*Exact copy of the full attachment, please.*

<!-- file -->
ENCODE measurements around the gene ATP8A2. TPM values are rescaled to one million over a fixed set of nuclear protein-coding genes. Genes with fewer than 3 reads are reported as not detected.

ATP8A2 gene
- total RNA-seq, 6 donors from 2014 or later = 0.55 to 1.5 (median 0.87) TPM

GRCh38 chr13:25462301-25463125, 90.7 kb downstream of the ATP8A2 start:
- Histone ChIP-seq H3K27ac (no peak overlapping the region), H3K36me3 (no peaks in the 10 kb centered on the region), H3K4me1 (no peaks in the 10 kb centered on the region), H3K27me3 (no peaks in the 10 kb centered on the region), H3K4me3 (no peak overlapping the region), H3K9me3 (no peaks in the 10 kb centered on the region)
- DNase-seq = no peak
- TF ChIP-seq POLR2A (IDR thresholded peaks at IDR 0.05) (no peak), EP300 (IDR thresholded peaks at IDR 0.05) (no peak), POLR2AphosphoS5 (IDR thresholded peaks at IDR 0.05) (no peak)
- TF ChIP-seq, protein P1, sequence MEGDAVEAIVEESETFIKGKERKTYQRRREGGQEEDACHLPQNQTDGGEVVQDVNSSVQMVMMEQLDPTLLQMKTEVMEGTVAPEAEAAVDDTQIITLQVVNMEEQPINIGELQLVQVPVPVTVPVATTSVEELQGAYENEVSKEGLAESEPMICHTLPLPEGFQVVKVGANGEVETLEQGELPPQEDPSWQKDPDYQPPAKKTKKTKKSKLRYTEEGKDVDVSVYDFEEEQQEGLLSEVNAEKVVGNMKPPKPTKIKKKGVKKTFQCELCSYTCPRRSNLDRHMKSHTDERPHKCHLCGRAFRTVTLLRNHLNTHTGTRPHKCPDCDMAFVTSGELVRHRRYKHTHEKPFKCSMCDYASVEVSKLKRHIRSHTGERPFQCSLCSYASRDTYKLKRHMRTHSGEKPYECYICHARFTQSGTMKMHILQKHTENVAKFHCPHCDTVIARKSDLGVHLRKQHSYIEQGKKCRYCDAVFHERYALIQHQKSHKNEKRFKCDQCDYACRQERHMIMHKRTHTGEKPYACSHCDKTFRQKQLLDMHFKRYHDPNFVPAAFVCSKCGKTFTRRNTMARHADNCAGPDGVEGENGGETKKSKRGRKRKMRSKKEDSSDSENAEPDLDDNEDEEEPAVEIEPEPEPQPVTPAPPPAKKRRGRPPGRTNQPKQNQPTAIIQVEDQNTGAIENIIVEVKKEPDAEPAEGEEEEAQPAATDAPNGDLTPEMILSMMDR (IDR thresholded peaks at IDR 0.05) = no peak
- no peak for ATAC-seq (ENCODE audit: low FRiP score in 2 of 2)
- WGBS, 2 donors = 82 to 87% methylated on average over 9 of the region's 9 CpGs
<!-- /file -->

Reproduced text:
ENCODE measurements around the gene ATP8A2. TPM values are rescaled to one million over a fixed set of nuclear protein-coding genes. Genes with fewer than 3 reads are reported as not detected.

ATP8A2 gene
- total RNA-seq, 6 donors from 2014 or later = 0.55 to 1.5 (median 0.87) TPM

GRCh38 chr13:25462301-25463125, 90.7 kb downstream of the ATP8A2 start:
- Histone ChIP-seq H3K27ac (no peak overlapping the region), H3K36me3 (no peaks in the 10 kb centered on the region), H3K4me1 (no peaks in the 10 kb centered on the region), H3K27me3 (no peaks in the 10 kb centered on the region), H3K4me3 (no peak overlapping the region), H3K9me3 (no peaks in the 10 kb centered on the region)
- DNase-seq = no peak
- TF ChIP-seq POLR2A (IDR thresholded peaks at IDR 0.05) (no peak), EP300 (IDR thresholded peaks at IDR 0.05) (no peak), POLR2AphosphoS5 (IDR thresholded peaks at IDR 0.05) (no peak)
- TF ChIP-seq, protein P1, sequence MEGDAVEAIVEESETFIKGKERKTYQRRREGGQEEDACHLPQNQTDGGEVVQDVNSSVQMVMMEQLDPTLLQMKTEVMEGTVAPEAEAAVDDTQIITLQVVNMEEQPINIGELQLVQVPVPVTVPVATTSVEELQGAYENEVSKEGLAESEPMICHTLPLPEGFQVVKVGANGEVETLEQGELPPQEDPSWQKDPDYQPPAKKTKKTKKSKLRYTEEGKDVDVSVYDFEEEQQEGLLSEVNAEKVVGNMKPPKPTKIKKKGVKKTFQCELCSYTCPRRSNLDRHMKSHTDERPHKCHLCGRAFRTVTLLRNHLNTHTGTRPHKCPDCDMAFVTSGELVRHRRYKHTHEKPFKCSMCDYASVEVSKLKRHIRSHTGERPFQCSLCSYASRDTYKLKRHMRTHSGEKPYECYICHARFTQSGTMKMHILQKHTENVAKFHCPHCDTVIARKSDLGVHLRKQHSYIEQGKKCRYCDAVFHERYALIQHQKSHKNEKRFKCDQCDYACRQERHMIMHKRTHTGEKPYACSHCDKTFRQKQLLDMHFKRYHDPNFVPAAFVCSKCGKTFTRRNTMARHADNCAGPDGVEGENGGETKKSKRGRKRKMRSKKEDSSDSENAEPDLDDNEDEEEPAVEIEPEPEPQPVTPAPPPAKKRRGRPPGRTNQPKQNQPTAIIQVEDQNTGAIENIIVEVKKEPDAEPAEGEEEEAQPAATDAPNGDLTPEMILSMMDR (IDR thresholded peaks at IDR 0.05) = no peak
- no peak for ATAC-seq (ENCODE audit: low FRiP score in 2 of 2)
- WGBS, 2 donors = 82 to 87% methylated on average over 9 of the region's 9 CpGs